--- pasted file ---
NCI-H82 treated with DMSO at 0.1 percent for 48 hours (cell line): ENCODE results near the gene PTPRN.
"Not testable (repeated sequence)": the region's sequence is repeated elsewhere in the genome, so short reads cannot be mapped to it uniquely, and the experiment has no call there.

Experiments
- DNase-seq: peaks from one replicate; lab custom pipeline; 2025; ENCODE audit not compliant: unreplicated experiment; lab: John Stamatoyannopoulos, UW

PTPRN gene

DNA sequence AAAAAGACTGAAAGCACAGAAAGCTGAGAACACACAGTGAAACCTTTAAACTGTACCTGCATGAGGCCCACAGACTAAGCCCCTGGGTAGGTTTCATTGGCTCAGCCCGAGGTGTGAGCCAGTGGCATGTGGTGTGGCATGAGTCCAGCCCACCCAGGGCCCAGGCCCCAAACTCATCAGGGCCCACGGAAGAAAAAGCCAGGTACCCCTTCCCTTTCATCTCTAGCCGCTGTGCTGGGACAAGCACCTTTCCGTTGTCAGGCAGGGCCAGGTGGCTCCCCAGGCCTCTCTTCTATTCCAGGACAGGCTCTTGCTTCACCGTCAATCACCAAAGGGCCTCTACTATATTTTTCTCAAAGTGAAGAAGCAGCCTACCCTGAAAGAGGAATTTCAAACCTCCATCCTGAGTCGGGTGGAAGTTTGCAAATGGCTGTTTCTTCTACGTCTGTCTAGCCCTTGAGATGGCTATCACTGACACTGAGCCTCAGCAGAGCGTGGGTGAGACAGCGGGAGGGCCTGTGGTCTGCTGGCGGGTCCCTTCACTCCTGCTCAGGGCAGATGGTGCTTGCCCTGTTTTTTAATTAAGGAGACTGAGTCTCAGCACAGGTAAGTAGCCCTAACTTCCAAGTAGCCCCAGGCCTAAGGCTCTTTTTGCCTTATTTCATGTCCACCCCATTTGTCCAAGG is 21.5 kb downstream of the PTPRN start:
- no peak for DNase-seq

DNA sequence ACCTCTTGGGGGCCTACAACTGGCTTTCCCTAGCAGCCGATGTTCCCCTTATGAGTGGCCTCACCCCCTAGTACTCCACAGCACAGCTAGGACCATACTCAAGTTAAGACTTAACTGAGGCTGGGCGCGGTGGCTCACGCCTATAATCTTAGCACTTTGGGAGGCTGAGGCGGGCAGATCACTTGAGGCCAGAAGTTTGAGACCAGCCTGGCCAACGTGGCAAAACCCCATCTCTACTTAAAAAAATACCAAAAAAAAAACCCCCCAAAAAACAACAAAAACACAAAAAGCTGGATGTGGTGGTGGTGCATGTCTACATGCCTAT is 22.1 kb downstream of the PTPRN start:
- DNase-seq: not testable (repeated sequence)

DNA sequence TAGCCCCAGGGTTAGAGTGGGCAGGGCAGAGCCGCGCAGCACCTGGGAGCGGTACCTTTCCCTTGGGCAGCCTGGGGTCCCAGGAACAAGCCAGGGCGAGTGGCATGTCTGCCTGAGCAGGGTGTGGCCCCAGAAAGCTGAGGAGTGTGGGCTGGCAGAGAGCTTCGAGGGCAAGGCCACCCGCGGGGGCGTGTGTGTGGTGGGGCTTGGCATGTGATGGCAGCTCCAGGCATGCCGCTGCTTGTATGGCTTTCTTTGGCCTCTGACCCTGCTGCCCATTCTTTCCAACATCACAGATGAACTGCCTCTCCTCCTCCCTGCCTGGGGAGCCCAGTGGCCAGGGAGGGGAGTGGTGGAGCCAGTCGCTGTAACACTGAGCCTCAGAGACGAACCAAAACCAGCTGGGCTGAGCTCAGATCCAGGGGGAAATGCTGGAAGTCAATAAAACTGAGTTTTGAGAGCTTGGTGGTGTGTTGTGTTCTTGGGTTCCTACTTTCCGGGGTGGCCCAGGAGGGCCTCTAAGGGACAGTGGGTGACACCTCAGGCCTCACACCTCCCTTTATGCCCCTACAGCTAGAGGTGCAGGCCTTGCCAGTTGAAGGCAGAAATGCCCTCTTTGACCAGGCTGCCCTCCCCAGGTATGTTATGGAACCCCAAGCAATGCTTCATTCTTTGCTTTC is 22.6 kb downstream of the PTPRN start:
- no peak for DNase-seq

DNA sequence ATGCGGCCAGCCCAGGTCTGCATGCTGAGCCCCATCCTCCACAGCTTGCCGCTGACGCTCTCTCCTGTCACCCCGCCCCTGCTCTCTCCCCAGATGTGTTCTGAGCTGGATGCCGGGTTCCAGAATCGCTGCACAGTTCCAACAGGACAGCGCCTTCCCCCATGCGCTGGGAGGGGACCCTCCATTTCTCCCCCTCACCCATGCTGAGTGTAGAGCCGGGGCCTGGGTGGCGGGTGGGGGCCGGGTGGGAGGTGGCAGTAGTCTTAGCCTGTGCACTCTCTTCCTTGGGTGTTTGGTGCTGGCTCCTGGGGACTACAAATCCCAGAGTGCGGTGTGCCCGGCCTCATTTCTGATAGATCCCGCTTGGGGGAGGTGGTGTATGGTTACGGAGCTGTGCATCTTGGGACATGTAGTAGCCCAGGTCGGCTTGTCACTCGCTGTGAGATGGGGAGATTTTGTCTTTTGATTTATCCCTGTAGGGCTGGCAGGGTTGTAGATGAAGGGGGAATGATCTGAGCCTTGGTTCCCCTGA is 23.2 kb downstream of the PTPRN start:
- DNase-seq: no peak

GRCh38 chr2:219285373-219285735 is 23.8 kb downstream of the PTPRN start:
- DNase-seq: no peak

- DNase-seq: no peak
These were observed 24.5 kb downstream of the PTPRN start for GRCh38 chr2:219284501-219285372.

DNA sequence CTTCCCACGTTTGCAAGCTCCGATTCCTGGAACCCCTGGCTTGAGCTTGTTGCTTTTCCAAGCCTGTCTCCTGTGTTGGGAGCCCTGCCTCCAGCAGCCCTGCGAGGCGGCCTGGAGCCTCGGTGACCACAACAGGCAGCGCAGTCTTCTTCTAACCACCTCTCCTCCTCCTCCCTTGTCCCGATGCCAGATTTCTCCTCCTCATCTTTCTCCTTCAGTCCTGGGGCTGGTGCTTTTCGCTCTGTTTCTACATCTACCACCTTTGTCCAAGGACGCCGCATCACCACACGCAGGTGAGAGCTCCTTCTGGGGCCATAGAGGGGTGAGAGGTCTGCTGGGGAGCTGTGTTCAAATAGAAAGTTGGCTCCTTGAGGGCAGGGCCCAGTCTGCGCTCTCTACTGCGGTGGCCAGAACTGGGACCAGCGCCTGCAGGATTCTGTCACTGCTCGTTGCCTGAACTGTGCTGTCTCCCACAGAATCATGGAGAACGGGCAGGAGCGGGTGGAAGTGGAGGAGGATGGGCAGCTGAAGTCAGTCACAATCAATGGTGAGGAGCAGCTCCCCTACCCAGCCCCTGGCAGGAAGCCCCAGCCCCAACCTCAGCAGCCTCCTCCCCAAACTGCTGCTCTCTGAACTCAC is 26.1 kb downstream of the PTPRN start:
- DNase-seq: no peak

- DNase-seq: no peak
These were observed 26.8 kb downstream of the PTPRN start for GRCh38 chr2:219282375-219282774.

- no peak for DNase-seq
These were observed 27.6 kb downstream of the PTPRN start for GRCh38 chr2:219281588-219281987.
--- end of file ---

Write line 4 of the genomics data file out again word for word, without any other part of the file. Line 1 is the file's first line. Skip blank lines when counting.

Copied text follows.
- DNase-seq: peaks from one replicate; lab custom pipeline; 2025; ENCODE audit not compliant: unreplicated experiment; lab: John Stamatoyannopoulos, UW